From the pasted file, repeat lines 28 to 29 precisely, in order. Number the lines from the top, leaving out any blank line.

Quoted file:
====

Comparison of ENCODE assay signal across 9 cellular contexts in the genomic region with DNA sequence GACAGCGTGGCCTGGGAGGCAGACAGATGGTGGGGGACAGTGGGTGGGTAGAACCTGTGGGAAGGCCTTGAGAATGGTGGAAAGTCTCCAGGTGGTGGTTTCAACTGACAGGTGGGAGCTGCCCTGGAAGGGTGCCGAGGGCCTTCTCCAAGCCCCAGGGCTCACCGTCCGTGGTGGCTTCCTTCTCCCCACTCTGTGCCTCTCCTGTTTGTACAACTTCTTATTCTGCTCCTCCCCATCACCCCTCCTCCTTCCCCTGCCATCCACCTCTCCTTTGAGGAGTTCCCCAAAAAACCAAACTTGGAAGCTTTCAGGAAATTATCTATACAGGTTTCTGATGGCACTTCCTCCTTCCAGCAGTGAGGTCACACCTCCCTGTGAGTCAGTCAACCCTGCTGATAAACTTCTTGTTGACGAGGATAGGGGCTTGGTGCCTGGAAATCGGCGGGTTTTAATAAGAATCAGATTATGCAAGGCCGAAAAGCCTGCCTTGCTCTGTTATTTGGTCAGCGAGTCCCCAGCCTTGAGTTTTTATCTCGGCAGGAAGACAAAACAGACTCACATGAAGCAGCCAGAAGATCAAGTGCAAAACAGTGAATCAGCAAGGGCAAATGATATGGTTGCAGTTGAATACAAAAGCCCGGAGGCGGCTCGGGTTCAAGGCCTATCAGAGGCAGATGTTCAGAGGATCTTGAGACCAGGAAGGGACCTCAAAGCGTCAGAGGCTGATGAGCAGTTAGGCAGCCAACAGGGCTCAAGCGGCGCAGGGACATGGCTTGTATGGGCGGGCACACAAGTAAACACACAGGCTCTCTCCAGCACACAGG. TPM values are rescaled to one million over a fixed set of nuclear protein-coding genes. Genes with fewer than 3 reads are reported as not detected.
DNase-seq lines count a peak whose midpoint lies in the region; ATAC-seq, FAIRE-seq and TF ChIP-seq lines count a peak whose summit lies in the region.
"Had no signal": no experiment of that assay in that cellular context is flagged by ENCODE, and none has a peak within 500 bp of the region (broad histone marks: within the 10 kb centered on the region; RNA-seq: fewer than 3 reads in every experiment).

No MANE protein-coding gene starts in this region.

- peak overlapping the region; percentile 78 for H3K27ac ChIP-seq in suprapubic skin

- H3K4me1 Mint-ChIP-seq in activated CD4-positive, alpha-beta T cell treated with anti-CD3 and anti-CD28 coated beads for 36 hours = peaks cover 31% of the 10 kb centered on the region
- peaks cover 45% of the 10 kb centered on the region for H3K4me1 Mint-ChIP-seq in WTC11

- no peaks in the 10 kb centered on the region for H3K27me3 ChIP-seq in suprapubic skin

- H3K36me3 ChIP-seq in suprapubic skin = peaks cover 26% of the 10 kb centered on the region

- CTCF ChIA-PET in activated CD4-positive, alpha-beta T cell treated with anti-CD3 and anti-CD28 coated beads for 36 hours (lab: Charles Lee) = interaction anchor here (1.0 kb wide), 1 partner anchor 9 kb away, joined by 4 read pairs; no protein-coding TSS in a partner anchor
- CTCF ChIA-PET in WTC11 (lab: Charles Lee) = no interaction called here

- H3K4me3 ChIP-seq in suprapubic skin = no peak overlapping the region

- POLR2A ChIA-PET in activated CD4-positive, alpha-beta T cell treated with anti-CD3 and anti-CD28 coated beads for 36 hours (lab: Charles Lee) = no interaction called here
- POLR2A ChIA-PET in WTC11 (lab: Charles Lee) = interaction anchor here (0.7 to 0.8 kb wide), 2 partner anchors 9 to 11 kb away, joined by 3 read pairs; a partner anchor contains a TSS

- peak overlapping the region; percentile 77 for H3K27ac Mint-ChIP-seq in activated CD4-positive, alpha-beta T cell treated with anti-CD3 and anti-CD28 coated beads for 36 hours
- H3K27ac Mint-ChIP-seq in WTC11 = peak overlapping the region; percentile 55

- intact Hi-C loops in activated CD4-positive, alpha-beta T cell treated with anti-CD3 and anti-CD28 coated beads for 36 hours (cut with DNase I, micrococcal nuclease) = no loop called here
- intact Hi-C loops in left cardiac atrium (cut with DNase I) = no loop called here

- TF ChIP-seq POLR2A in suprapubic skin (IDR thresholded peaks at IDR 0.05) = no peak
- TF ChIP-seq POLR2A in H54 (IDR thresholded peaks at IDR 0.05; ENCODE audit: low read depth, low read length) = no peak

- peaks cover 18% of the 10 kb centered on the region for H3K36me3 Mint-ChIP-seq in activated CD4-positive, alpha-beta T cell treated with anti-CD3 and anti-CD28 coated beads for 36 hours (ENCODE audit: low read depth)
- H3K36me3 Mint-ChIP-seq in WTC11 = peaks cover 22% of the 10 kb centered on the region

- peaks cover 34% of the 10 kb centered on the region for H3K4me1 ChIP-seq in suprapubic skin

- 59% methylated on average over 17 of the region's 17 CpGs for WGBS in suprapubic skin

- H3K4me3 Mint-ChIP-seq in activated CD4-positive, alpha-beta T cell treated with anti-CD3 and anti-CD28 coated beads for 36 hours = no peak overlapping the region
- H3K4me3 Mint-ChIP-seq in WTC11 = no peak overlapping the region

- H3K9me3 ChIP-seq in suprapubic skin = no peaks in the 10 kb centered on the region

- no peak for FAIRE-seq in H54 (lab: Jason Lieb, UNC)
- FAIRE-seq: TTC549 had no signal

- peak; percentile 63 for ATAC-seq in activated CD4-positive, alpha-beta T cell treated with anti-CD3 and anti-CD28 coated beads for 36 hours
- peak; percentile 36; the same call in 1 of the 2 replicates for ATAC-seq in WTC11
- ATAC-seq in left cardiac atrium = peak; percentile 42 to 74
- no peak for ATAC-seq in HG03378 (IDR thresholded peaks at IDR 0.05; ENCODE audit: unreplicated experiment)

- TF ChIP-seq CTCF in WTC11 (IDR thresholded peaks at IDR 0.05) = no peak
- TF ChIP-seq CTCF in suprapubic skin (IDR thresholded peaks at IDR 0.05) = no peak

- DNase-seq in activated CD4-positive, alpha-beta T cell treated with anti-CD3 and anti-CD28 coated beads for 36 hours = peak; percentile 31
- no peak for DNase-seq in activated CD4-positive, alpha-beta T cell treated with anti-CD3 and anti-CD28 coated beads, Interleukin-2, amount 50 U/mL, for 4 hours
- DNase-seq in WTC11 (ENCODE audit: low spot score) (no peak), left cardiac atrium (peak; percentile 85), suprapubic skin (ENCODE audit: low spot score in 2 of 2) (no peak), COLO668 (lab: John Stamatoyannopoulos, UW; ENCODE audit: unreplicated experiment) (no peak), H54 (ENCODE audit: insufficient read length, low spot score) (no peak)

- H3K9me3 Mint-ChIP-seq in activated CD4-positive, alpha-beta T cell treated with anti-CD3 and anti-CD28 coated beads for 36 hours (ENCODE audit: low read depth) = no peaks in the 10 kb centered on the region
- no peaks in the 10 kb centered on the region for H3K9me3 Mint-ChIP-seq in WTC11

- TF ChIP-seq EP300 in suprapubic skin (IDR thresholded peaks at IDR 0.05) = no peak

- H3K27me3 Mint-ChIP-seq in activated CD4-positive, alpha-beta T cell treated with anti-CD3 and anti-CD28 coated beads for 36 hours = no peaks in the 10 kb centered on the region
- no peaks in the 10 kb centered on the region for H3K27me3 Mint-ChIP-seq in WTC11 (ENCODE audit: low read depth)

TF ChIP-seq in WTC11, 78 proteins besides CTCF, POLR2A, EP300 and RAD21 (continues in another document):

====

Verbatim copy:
- no peak for FAIRE-seq in H54 (lab: Jason Lieb, UNC)
- FAIRE-seq: TTC549 had no signal